Start the valuation process with the obvious: Visitors who immediately convert to a sale. But then keep going. Apply common sense numbers to those visitors who do not immediately buy. And why not? Visitors may come back two, three or more times before making a purchase. Like a fish that nibbles before biting, these “lost” visits aren’t so lost after all. They should be fairly depreciated, not totally ignored.
We try our hardest to allocate orders to the advertising vehicle that caused the order, seldom considering a series of events.
Take paid search as an example. Assume that a paid search campaign results in a 3% conversion rate and a $100 AOV [Average Order Value]. We run a profit and loss statement on the 0.03 * 100 = $3.00 demand generated by the campaign, factoring in the cost of the campaign.
What about the 97% of visitors who did not purchase?
Hillstrom asks, “What if you had this data?”:
Of those who are left [i.e., 97% of the base], 50% will visit the website again within one week, with 3% converting, spending $100 each.
Of those who are left, 50% will not visit again. Those who are left will visit again within three weeks, with 3% converting, spending $100 each.
Of those who are left, 50% will not visit again. Those who are left will visit again within one month, with 3% converting, spending $100 each.
Of those who are left, 50% will not visit again. Those who are left will visit again within four months, with 3% converting, spending $100 each.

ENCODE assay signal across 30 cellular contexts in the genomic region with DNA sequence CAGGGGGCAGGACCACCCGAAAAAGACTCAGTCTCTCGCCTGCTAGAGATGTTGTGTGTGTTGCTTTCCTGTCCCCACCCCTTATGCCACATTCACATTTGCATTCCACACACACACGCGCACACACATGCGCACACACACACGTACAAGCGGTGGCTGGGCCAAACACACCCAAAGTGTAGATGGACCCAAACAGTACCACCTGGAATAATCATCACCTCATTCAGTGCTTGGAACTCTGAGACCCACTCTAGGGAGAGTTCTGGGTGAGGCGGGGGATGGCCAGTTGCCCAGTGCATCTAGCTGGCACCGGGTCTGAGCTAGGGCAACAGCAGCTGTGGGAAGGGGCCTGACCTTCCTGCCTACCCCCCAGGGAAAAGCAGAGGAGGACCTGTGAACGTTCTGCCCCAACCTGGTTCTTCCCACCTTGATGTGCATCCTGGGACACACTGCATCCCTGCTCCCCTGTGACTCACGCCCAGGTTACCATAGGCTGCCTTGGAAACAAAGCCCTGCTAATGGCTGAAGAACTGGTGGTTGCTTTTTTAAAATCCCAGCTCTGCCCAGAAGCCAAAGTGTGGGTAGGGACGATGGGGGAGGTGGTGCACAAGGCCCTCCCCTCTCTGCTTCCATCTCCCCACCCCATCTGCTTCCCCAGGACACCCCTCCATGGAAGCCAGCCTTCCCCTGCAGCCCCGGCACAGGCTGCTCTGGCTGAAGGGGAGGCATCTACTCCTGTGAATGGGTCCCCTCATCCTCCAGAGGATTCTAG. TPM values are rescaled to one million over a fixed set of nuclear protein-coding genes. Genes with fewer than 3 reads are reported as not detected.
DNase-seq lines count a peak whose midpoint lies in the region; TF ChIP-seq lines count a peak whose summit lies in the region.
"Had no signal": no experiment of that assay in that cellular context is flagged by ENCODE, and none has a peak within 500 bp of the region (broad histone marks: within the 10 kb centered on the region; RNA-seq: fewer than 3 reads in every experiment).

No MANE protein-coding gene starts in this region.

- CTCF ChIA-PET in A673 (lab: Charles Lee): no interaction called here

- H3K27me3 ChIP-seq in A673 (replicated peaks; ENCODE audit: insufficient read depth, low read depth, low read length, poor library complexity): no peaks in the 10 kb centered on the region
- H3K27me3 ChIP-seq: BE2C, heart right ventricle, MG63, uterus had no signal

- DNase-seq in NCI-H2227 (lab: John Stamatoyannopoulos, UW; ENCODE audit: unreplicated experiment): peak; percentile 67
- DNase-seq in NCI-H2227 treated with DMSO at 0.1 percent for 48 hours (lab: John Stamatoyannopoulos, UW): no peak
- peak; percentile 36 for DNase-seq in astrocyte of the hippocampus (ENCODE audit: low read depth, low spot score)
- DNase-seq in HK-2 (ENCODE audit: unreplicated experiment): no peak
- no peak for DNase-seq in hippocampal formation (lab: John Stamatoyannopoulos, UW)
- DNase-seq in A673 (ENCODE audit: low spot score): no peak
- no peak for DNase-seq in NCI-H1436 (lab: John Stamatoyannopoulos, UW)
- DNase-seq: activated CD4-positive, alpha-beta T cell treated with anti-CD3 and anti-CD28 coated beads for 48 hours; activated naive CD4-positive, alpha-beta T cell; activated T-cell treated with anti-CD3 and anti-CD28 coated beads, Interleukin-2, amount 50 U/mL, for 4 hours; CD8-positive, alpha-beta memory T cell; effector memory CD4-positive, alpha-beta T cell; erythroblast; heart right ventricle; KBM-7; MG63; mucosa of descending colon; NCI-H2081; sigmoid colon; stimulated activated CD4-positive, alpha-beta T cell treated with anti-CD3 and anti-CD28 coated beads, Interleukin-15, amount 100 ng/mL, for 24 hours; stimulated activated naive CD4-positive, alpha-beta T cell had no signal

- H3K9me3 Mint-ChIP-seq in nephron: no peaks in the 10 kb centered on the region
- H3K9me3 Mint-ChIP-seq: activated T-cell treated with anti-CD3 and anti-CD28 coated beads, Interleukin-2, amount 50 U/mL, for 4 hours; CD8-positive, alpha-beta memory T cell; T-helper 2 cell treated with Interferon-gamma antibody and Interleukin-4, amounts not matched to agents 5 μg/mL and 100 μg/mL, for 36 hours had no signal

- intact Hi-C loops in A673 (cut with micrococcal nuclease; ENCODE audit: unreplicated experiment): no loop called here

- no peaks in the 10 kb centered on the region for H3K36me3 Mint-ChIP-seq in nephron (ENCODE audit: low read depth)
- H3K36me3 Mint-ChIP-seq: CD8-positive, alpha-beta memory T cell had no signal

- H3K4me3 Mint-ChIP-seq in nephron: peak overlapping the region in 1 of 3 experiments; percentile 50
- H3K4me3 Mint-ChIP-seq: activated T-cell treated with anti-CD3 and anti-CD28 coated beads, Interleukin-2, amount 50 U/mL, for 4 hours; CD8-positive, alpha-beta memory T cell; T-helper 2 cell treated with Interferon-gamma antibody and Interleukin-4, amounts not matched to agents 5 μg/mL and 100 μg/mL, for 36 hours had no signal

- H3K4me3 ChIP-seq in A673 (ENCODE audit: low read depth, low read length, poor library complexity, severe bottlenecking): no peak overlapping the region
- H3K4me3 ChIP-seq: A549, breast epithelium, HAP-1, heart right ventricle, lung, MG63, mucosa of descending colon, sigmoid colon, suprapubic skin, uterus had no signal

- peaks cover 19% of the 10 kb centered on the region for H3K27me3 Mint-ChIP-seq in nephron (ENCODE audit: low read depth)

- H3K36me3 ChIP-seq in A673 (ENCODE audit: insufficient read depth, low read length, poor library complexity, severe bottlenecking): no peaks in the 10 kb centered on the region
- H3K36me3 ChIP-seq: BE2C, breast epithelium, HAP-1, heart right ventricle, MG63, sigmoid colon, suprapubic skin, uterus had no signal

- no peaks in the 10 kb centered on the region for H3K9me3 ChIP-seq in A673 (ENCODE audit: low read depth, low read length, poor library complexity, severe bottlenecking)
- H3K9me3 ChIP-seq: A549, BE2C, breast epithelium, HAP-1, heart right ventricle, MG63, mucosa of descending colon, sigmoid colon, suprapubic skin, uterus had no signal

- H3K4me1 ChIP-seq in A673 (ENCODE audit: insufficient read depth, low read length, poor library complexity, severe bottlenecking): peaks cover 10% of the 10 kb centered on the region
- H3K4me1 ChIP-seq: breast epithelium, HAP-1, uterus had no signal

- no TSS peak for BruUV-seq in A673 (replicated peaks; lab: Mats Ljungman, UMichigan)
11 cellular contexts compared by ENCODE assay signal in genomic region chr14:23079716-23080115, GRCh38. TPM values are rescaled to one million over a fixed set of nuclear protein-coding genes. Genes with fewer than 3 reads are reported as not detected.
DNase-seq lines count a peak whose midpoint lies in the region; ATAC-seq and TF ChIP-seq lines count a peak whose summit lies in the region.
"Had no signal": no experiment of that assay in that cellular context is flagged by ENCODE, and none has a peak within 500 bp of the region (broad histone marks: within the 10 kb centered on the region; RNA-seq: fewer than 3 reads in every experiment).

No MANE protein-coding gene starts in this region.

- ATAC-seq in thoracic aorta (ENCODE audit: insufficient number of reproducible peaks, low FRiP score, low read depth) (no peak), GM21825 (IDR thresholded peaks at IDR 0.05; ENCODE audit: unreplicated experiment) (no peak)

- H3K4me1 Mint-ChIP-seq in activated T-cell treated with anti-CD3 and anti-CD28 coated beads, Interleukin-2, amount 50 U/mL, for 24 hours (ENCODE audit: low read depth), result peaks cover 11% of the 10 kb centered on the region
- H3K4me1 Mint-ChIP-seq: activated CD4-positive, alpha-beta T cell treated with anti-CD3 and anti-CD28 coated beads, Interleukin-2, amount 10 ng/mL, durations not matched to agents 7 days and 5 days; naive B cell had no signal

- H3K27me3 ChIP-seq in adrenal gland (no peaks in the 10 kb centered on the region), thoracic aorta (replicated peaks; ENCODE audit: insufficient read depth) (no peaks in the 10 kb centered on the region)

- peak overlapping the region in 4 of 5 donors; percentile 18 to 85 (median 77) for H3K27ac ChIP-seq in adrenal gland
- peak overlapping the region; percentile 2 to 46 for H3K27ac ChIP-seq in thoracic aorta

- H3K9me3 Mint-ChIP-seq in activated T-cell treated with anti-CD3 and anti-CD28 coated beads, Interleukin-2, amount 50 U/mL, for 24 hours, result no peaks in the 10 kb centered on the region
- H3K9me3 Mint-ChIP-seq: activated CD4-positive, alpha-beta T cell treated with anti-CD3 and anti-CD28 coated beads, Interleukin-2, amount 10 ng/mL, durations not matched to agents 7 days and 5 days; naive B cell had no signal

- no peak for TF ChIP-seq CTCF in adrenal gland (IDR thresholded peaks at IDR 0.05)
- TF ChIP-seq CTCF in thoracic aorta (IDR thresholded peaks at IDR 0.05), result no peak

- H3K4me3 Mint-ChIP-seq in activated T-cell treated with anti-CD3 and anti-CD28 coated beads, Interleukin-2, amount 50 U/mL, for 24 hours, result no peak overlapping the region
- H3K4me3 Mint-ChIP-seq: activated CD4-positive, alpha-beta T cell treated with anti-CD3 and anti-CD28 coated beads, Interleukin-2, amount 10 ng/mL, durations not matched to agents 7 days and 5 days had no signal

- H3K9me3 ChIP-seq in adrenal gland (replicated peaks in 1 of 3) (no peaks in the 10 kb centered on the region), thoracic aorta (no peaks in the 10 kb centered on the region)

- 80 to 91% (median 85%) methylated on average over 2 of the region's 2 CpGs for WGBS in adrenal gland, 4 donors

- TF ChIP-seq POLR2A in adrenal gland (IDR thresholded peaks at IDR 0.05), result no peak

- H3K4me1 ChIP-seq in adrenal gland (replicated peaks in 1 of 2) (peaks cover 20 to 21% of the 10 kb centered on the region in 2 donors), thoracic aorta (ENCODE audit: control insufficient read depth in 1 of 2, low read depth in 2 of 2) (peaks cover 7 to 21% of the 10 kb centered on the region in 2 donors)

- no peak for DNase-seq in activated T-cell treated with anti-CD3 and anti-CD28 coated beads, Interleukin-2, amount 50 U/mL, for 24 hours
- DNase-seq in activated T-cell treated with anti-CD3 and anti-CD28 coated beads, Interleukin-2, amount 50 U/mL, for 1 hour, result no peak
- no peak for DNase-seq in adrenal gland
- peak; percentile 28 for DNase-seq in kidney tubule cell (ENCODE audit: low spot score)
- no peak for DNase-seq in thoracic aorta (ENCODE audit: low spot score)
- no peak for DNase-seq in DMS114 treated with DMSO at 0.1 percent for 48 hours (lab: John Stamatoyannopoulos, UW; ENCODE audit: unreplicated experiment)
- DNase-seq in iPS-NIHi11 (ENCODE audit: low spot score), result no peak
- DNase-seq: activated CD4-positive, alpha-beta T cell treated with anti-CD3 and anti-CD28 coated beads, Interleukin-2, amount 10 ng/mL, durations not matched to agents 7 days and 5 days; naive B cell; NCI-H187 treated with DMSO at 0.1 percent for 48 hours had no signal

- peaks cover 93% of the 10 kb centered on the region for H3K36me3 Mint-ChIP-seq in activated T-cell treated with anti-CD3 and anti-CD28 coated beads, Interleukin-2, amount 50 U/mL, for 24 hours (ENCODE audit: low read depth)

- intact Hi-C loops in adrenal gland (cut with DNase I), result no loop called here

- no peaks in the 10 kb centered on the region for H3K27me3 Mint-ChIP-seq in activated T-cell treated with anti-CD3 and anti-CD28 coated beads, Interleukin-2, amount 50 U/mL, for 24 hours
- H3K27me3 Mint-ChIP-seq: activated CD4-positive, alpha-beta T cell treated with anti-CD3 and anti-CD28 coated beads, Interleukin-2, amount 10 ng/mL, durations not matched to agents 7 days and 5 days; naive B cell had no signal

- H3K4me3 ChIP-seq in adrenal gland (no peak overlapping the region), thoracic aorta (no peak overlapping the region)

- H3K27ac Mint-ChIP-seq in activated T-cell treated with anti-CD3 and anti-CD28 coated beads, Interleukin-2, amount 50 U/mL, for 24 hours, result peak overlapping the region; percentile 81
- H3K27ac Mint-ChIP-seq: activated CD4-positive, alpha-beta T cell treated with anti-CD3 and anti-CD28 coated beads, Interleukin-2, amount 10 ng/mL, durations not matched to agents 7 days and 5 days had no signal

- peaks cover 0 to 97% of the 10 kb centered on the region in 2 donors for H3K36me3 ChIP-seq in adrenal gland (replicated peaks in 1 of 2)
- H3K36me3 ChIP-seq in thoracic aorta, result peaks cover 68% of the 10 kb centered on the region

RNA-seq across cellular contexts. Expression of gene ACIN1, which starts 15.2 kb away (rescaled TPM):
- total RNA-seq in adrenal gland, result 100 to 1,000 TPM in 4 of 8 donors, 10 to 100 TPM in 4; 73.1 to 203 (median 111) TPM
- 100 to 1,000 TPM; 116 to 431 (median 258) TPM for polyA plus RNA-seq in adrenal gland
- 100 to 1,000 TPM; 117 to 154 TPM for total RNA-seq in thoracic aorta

Of those who are left, 50% will not visit again. Those who are left will visit again within six months, with 3% converting, spending $100 each.
He goes on to explain:
There is value in each case, value that most of us choose not to measure.
When I iterate through the five cases above, I calculate an additional $2.75 of future visitor value. [I get $2.68 in my number-crunching, as the number in the lower right of the graphic shows. Here’s my math in a Google Spreadsheet.]
In other words, we measure the $3.00 generated by short-term conversion. We don’t always measure the $2.75 of future conversions.
Now there may be additional expenses associated with the $2.75 number — that customer might require additional paid search expense or might use a shopping comparison site, whatever. So we need to run a true profit and loss statement on the additional $2.75 generated by future visits.